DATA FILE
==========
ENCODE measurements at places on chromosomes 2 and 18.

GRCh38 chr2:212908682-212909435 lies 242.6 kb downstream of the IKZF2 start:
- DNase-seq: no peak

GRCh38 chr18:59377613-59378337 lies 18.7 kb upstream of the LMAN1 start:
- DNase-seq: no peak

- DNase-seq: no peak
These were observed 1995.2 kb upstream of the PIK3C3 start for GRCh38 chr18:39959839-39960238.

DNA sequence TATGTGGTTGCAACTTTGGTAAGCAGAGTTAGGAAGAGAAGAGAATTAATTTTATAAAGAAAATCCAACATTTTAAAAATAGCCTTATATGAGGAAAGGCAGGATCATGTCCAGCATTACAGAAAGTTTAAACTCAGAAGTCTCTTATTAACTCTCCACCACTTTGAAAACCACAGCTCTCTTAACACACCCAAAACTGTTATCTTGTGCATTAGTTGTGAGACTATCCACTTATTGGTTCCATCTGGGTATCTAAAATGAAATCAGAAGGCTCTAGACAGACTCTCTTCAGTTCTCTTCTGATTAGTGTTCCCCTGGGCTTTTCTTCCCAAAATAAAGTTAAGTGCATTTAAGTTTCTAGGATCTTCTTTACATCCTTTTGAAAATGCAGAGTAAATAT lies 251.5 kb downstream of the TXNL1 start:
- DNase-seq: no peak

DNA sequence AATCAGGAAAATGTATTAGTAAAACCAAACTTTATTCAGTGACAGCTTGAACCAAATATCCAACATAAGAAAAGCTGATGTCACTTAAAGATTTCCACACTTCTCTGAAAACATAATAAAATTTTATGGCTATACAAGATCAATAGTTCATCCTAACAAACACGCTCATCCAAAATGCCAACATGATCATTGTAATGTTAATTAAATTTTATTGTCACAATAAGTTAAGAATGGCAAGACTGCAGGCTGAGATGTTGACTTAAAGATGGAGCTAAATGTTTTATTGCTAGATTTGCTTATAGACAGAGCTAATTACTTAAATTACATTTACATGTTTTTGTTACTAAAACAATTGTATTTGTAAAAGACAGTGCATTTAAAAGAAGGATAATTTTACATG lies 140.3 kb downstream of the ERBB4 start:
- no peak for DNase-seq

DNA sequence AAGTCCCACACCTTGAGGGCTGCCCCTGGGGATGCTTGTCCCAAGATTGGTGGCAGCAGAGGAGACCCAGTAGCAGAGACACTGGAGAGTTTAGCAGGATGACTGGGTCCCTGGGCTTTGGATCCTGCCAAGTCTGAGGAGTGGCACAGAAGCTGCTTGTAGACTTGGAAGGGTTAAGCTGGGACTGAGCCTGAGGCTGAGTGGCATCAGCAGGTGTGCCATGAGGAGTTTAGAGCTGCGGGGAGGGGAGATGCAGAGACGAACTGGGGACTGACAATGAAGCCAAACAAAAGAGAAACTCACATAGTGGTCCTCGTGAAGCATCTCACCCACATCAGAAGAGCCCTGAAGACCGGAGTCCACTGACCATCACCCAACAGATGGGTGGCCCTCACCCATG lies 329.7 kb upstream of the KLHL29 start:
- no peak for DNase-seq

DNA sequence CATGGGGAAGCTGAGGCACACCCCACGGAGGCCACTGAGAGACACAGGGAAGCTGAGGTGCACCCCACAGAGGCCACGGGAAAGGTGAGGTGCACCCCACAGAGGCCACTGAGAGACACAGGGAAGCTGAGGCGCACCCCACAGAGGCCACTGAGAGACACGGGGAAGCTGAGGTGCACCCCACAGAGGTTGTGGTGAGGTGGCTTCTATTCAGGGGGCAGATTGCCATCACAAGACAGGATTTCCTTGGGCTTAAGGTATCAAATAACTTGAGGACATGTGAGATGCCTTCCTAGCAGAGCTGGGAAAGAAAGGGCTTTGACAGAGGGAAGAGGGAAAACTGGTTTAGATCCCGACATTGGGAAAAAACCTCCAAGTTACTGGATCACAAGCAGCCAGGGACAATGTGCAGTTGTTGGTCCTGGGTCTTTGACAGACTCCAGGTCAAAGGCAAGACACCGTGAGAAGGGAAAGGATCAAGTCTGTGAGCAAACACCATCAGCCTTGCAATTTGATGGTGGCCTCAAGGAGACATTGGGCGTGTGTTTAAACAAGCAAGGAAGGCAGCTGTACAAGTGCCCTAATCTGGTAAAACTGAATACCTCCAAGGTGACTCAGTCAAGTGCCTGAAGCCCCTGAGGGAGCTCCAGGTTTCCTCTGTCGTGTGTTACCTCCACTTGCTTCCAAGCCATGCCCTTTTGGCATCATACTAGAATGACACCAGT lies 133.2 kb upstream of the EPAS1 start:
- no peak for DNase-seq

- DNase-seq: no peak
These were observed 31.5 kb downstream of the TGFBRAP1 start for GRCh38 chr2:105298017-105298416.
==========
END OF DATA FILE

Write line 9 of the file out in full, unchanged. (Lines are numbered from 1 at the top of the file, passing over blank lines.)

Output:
- DNase-seq: no peak